6 Greek tastes you did not know about and you must try

[Μπορείτε να διαβάσετε εδώ την ελληνική έκδοση του άρθρου μας]

The wealth of Greek cuisine is inexhaustible. In every corner, in every village, in every city, you will discover a taste, a recipe that you did not know, and you will be pleasantly surprised upon discovering it. In this article, we have collected 6 unique tastes that we discovered during our travels in Greece. These are 6 taste experiences that most of you did not know about. Savoury or sweet, there are 6 distinct Greek flavours you must try.

Leriki cheese pie (Λέρικη Τυρόπιτα) – Leros (Λέρος): If you ever find yourself on the beautiful island of Leros in the Dodecanese (Δωδεκάνησα), you must definitely try the Leriki cheese pie. It is a local variation of the pie they make in the Dodecanese at Easter. It is a “nest” of dough which is filled with a fluffy mixture of Leros’ cheese and mizithra, egg, pepper, sesame, and oil. What gives the cheese pie its exceptional taste is the local goat cheese mizithra, which is prepared with the addition of seawater. Until a few years ago, Leriki cheese pie was only made in homes, and it was extremely rare to find a place to buy it. This changed dramatically with the opening of Paradosiako (Παραδοσιακό), a traditional pastry shop in Agia Marina’s port. This shop made and offered local cheese pies for the first time to the visitors as well as the inhabitants of the island. Today, the cheese pie has become the island’s local hit and it’s easy to find it everywhere, as now the bakeries and patisseries compete for who is making the best (although in our opinion, the one from Paradosiako remains the tastiest).

Travihti (Τραβηχτή) – Githio (Γύθειο): Travihti is a traditional dish of the region of Mani (Μάνη) in the Peloponnese. It is a fried pie that is made simply with flour, yeast, salt, and olive oil, but it does not absorb much oil when fried. It is a recipe intertwined with the traditions and culture of the region. In the poor houses of the villages in the barren and rough land of Mani, travichti was a solution to easily satisfy the family. In Mani, it is eaten as breakfast with honey or as a meal with meat and cheese. In the centre of Githio, at Travichti (Τραβηχτή) tavern (Vassileos Georgiou & Orestou), you can try the best travichti in Mani. You can combine your pita with the cheese and the meat of your choice, but the most classic combination is travichti with gruyere cheese (graviera) and a pork skewer (souvlaki) or sygklino (the delicious salted pork of Mani). All are served on parchment paper with French fries (only if you order them).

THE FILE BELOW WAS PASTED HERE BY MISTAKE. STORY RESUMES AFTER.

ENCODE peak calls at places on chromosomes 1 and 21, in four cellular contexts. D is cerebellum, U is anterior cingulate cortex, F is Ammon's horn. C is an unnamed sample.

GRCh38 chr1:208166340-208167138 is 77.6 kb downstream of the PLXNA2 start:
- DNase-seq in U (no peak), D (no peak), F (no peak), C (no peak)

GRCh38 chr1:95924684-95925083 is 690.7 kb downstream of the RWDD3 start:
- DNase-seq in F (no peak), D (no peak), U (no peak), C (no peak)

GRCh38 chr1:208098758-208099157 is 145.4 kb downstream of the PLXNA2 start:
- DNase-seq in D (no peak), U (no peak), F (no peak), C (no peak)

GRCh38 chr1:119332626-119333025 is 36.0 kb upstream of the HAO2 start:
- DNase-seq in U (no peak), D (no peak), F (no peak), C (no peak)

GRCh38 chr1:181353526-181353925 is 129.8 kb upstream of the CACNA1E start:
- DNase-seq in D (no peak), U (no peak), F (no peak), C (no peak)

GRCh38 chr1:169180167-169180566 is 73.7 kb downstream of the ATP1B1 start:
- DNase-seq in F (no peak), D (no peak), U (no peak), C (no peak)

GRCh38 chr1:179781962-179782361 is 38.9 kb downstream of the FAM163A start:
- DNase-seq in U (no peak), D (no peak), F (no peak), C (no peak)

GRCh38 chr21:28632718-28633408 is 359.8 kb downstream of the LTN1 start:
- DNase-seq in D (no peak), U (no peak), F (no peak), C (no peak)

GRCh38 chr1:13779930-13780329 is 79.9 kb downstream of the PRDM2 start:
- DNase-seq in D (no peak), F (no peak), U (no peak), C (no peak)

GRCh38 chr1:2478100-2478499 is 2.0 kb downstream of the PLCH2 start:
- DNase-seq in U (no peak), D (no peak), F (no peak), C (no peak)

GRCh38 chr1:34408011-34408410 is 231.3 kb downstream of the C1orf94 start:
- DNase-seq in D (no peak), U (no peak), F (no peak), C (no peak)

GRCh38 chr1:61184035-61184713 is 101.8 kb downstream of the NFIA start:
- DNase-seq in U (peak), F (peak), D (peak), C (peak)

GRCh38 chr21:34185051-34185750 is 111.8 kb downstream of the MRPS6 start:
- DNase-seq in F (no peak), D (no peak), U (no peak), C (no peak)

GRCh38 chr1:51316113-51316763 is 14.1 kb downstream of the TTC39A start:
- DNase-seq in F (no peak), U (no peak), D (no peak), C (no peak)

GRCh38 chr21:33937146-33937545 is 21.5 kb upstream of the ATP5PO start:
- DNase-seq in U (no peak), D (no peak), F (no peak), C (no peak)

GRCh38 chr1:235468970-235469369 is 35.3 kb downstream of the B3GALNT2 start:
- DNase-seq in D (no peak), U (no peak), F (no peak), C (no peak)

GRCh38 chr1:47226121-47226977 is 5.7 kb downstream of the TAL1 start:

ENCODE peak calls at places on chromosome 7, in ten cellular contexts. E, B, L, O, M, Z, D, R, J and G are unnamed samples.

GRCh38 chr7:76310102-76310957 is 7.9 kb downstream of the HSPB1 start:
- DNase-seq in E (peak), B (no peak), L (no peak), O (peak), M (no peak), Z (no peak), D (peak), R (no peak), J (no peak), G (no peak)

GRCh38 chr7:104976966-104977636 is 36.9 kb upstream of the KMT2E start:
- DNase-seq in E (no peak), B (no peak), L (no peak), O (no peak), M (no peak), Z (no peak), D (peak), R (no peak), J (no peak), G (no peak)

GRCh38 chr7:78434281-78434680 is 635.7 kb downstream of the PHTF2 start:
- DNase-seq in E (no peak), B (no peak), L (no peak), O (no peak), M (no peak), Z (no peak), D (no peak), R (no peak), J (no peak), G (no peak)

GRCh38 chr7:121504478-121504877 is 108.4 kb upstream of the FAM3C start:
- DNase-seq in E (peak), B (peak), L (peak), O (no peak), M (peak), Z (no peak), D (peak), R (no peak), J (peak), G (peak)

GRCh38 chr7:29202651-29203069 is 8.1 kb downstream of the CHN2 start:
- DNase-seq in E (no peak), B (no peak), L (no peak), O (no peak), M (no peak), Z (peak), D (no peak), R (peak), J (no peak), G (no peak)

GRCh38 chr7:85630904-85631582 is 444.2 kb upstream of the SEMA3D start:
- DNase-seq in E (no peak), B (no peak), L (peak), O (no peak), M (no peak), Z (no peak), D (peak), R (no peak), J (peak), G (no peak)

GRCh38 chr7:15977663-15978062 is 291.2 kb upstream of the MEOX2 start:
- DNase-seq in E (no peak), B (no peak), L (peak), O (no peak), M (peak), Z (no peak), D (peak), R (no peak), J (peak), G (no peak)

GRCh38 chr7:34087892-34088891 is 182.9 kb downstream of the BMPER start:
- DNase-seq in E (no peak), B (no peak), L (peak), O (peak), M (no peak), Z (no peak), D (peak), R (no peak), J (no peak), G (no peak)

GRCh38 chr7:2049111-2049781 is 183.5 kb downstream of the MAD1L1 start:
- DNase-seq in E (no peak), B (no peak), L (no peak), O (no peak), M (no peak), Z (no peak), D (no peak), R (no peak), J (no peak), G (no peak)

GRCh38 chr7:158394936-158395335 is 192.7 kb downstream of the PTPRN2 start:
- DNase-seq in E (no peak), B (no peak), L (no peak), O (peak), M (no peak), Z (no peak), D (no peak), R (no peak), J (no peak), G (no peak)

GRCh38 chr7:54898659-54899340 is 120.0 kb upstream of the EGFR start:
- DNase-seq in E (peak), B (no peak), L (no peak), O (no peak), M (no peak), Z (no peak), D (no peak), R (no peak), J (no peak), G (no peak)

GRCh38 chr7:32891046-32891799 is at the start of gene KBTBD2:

Gogges (Γκόγκες) – Kiveri (Κιβέρι): Gogges (or goggizes) are traditional Argolida (Αργολίδα) and Laconia (Λακωνία) pasta that was made during the Greek Carnival season. They are made from flour, water, and salt, and are cylindrical in shape. This shape results from the creation of cylindrical parts during their production. These parts are subsequently chopped into pieces that are 3–4 centimetres long and pushed with the finger on one side. They are poured with hot oil (or butter) and grated mizithra after boiling and draining. Although you can find gogges in various taverns in both areas, the best gogges, properly boiled and soft enough, we tried at the Pournari (Πουρνάρι) tavern in Kiveri of Argolida near Nafplion (Ναύπλιο), along with grilled chicken with lemon sauce, another excellent local recipe.